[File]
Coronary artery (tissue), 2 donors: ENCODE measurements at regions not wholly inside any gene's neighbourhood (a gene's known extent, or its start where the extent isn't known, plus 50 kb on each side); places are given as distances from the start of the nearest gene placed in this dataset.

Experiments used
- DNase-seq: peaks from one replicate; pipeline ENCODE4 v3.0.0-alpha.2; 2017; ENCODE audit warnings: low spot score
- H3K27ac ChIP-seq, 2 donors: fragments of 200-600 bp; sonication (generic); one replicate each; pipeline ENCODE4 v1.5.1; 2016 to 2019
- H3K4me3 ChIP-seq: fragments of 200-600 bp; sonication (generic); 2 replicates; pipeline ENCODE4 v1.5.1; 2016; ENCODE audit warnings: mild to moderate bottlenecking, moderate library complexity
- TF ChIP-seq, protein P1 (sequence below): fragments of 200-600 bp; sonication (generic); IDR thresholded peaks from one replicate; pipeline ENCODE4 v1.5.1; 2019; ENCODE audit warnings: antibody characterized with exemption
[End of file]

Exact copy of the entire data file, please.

Coronary artery (tissue), 2 donors: ENCODE measurements at regions not wholly inside any gene's neighbourhood (a gene's known extent, or its start where the extent isn't known, plus 50 kb on each side); places are given as distances from the start of the nearest gene placed in this dataset.

Experiments used
- DNase-seq: peaks from one replicate; pipeline ENCODE4 v3.0.0-alpha.2; 2017; ENCODE audit warnings: low spot score
- H3K27ac ChIP-seq, 2 donors: fragments of 200-600 bp; sonication (generic); one replicate each; pipeline ENCODE4 v1.5.1; 2016 to 2019
- H3K4me3 ChIP-seq: fragments of 200-600 bp; sonication (generic); 2 replicates; pipeline ENCODE4 v1.5.1; 2016; ENCODE audit warnings: mild to moderate bottlenecking, moderate library complexity
- TF ChIP-seq, protein P1 (sequence below): fragments of 200-600 bp; sonication (generic); IDR thresholded peaks from one replicate; pipeline ENCODE4 v1.5.1; 2019; ENCODE audit warnings: antibody characterized with exemption